Royal Bank of Scotland Group Plc expects to post a “substantial” full-year loss after transferring 38.3 billion pounds ($61 billion) of its worst loans to an internal bad bank under government pressure.
Britain’s biggest publicly owned lender expects to log as much as 4.5 billion pounds of writedowns in the fourth quarter as it starts to sell the loans, Edinburgh-based RBS said in a statement today. It will also speed up plans to sell its Citizens Financial Group Inc. unit to bolster capital.
Chancellor of the Exchequer George Osborne is trying to recoup some of the cost of RBS’s 45.5 billion-pound bailout, the biggest bank rescue in the world. He started a review in June to consider whether the bank should be broken up. While the government has been able to start reducing its stake in Lloyds Banking Group Plc (LLOY), RBS has been hobbled by souring loans and past regulatory mis-steps, making a sale before an election due in 18 months “unlikely,” according to Osborne.
“We may have avoided the worst excesses of a full blown good bank/bad bank split, but you are getting a lot of the medicine in the form of accelerated loss recognition as assets are manged for speed and not value,” said Ian Gordon, an analyst at Investec Ltd. (INL) in London, who rates the bank a sell. “A lot of shareholder value is being destroyed.”
The stock closed at 340 pence in London, down 7.5 percent. That’s below the 407-pence price at which the government would break even on its 81 percent stake. By contrast, Lloyds, which received a 20 billion-pound rescue during the crisis, has increased 62 percent this year, allowing the government to sell a 3.2 billion-pound stake in September. Osborne told BBC Radio today he hopes to sell more Lloyds shares in 2014.
“RBS will deal decisively with the problems of the past by separating out the good from the bad,” Osborne said in a statement. “It means less exposure for the British taxpayer.”
RBS will sell or run down 55 percent to 70 percent of the bad bank’s assets in the next two years and the rest within three. That timetable “must be aggressive for RBS to put its troubles behind it,” Sajid Javid, financial secretary to the Treasury, said in an interview with Bloomberg Television’s Francine Lacqua and Manus Cranny today.
The bad bank, which will have its own managers, is similar to that set up by Citigroup Inc. The New York-based lender set up Citi Holdings in April 2009 to sell $573 billion of its most distressed and unwanted assets. That pool has now been reduced to about $122 billion.
“If you look at what other big banks have done that had similar problems, and Citi is one of the best examples, they had a very similar timeframe and its helped that bank recover,” Javid said. Still, it’s “unlikely” the government will start cutting its stake before the election, he said.
RBS’s bad bank will include 14.8 billion pounds of assets from its core unit and 23.5 billion pounds from RBS’ existing non-core operation. Ireland will account for about 9 billion pounds and U.K. commercial real estate almost 2 billion pounds. At 38.3 billion pounds, the unit is smaller than the 100 billion pounds analysts had initially estimated, according to London-based Shore Capital Group Ltd. (SGR)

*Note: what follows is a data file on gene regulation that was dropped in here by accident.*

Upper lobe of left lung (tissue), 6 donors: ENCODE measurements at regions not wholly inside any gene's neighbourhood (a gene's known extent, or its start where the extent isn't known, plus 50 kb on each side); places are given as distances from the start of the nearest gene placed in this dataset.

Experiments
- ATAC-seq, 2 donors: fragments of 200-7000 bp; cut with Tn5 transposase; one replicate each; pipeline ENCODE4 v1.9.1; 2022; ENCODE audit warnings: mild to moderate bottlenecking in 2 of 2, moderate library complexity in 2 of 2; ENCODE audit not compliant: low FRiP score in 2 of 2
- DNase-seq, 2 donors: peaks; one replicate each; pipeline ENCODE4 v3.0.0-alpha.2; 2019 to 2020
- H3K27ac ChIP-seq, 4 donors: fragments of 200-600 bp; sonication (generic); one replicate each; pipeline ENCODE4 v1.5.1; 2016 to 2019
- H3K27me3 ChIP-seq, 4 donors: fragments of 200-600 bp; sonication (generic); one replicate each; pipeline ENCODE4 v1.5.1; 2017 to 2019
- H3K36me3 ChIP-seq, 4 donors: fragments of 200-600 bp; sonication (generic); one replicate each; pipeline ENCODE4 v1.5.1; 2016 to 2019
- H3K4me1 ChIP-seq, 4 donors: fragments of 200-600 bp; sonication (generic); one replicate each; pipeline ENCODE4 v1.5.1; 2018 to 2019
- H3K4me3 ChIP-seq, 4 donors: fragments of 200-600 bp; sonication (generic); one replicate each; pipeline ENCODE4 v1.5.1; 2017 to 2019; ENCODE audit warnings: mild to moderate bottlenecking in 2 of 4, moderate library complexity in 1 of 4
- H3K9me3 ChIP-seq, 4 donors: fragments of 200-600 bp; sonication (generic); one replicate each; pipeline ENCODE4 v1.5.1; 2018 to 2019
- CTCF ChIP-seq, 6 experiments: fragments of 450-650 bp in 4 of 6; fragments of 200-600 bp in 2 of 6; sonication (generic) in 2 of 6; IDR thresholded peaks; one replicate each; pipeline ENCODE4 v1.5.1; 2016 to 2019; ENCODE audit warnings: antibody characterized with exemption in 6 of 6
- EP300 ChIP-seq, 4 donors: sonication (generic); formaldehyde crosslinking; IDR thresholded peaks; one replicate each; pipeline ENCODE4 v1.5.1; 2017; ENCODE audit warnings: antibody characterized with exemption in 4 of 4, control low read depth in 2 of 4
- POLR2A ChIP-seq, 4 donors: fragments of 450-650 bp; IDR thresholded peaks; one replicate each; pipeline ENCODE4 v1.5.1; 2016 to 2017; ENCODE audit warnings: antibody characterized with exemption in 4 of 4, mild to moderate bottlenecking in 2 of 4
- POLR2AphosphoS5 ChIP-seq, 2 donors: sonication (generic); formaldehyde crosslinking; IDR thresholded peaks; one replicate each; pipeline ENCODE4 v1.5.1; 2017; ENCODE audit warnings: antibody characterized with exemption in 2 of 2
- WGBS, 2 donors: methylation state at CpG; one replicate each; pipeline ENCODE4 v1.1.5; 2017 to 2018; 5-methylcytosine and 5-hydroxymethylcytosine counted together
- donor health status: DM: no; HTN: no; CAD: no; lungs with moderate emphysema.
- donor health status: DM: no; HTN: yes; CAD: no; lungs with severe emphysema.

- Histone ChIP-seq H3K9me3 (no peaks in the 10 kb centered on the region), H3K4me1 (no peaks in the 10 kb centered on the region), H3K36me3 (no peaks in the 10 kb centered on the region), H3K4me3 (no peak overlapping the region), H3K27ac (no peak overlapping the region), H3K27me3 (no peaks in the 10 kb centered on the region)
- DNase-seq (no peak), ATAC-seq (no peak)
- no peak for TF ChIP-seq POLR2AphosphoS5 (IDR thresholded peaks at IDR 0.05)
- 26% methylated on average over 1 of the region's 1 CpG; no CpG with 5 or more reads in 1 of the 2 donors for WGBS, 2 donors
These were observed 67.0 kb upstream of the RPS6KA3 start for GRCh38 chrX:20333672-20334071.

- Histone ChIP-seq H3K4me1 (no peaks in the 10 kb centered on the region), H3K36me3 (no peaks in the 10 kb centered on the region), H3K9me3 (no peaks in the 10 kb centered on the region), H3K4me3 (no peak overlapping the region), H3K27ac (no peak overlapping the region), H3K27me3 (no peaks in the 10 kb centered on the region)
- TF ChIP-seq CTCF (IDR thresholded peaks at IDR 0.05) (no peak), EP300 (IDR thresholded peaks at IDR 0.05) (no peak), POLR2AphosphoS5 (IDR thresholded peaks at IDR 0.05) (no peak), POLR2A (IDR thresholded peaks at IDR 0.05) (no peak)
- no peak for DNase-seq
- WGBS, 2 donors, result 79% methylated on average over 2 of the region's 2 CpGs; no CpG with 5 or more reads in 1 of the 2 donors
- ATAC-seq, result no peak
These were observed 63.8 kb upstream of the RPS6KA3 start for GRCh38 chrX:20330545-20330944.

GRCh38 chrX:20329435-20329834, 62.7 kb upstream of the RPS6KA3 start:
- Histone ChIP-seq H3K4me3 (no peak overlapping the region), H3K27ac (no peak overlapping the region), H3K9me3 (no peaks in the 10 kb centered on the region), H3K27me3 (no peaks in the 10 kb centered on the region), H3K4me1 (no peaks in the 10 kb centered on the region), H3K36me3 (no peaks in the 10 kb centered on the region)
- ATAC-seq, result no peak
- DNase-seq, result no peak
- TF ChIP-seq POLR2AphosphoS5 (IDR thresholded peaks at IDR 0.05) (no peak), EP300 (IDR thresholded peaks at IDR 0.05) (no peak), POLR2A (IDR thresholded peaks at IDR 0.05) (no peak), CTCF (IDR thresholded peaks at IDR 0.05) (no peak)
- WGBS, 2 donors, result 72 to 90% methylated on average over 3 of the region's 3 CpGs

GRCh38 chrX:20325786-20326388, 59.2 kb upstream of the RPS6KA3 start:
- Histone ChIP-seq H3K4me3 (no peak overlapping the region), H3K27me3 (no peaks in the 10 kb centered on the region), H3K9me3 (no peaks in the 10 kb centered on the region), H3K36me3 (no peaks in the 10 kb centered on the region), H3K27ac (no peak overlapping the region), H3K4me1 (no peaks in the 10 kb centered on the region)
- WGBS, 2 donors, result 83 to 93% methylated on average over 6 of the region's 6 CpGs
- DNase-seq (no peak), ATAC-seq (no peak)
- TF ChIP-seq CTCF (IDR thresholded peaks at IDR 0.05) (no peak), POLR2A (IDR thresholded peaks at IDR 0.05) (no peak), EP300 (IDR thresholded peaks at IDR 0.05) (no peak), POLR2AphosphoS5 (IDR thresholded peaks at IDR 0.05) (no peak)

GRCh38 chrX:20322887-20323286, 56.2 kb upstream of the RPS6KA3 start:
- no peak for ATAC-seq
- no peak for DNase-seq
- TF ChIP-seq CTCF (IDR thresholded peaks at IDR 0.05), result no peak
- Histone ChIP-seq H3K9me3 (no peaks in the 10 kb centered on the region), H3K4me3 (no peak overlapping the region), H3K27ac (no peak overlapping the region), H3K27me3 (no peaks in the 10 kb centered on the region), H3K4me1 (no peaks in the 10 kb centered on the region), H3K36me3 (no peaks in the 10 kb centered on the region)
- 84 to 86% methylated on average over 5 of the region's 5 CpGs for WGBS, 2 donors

RBS said “no direct comparison” can be made between the bad bank and the non-core division it set up in 2009 because it will house its most toxic and volatile assets, rather than those it deemed didn’t fit with its strategy.
“In light of the new strategy to deal with our high risk assets we expect a significant increase in impairments in the fourth quarter,” Chief Executive Officer Ross McEwan, 56, said.
RBS’s net loss narrowed in the third quarter to 828 million pounds from 1.4 billion pounds in the year-earlier period. The lender set aside an additional 250 million pounds to compensate clients wrongly sold payment-protection insurance, taking its total provision to more than 2.7 billion pounds.
McEwan took over as CEO from Stephen Hester on Oct. 1. Hester, 52, a former investment banker who joined RBS after its rescue, announced his departure in June after the Treasury pushed RBS to sell Citizens, the U.S. consumer and commercial lender it acquired in 1988, and shrink the securities unit.
McEwan will now speed up plans to sell RBS’s stake in Citizens. The lender will sell an initial stake in the second half of 2014 and sell the rest by the end of 2016. The original plan, outlined in February, had been to start an initial public offering in two years.
The measures will allow RBS to reduce risk-weighted assets by 35 billion pounds by the end of 2016 and bolster its capital ratios. RBS said today it will seek to have a core Tier 1 capital ratio of at least 12 percent under the latest round of Basel rules by the end of 2016. Today, the measures stands at 9.1 percent.
McEwan will also seek to reduce costs as he tries to return the bank to profitability. He plans to reduce the firm’s costs as a percentage of revenue to the “mid 50s” from a current ratio of 65 percent. Cost fell 8 percent from the year-earlier in the third quarter, but were still “unsustainably high,” McEwan said.
He is also working at removing the biggest hurdle to the bank resuming dividend payments to its shareholders. RBS said it was in “advanced discussions” with the Treasury about removing the dividend access share, which was created in 2009 and gives the taxpayer priority over ordinary shareholders.
The lender also said it’s cooperating with regulators investigating the possible manipulation of foreign-exchange markets. The bank has suspended two traders as part of the probe, said a person familiar with the decision who asked not to be identified because the move hasn’t been made public.
“We will come down very severely on anyone who we discover is breaking the rules,” McEwan told reporters on a conference call today. He declined to comment on the suspended traders.